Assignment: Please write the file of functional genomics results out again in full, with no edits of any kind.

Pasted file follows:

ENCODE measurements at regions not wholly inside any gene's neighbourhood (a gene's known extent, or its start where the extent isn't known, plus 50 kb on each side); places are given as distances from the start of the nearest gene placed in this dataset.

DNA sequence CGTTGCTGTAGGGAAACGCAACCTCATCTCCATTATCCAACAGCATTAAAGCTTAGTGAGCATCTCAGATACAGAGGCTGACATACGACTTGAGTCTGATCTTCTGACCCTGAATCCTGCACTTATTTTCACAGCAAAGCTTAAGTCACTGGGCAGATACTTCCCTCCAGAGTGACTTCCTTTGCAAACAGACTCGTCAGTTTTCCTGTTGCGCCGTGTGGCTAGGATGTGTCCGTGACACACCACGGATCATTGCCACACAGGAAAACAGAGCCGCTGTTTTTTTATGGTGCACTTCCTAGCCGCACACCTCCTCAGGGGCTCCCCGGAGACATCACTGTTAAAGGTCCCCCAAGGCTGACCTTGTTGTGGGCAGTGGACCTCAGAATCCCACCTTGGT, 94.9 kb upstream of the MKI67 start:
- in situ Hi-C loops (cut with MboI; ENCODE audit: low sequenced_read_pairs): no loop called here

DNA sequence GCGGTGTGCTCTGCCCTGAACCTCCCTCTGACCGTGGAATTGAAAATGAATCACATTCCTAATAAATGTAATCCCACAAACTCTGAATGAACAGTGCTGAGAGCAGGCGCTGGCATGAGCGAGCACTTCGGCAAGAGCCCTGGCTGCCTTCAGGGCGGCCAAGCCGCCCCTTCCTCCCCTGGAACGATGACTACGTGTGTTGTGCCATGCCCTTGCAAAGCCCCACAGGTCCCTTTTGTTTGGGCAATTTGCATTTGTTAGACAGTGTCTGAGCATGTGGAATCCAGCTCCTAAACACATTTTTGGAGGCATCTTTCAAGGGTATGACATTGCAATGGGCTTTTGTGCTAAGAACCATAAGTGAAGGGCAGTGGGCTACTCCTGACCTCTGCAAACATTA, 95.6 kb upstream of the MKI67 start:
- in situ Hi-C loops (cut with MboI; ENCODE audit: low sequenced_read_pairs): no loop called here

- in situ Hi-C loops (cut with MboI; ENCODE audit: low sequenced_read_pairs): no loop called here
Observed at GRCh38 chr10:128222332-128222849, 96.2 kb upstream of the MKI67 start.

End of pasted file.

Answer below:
ENCODE measurements at regions not wholly inside any gene's neighbourhood (a gene's known extent, or its start where the extent isn't known, plus 50 kb on each side); places are given as distances from the start of the nearest gene placed in this dataset.

DNA sequence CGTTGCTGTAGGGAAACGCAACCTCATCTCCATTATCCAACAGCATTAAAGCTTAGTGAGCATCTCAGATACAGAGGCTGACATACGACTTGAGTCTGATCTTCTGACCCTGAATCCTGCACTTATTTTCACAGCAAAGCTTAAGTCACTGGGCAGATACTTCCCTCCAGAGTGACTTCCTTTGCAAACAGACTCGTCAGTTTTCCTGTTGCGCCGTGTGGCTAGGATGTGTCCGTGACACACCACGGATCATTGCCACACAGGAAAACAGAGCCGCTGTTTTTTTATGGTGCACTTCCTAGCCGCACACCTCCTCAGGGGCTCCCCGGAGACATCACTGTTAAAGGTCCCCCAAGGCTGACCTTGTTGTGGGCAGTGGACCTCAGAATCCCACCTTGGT, 94.9 kb upstream of the MKI67 start:
- in situ Hi-C loops (cut with MboI; ENCODE audit: low sequenced_read_pairs): no loop called here

DNA sequence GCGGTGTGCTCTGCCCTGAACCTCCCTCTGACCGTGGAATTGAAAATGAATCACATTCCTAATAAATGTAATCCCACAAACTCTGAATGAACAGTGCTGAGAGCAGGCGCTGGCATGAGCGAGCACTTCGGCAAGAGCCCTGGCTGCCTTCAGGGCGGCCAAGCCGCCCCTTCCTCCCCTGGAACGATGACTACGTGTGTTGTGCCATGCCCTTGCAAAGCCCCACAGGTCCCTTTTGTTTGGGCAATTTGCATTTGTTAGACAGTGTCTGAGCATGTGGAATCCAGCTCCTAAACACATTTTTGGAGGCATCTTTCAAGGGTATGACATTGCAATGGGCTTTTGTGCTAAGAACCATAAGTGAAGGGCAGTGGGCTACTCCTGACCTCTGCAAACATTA, 95.6 kb upstream of the MKI67 start:
- in situ Hi-C loops (cut with MboI; ENCODE audit: low sequenced_read_pairs): no loop called here

- in situ Hi-C loops (cut with MboI; ENCODE audit: low sequenced_read_pairs): no loop called here
Observed at GRCh38 chr10:128222332-128222849, 96.2 kb upstream of the MKI67 start.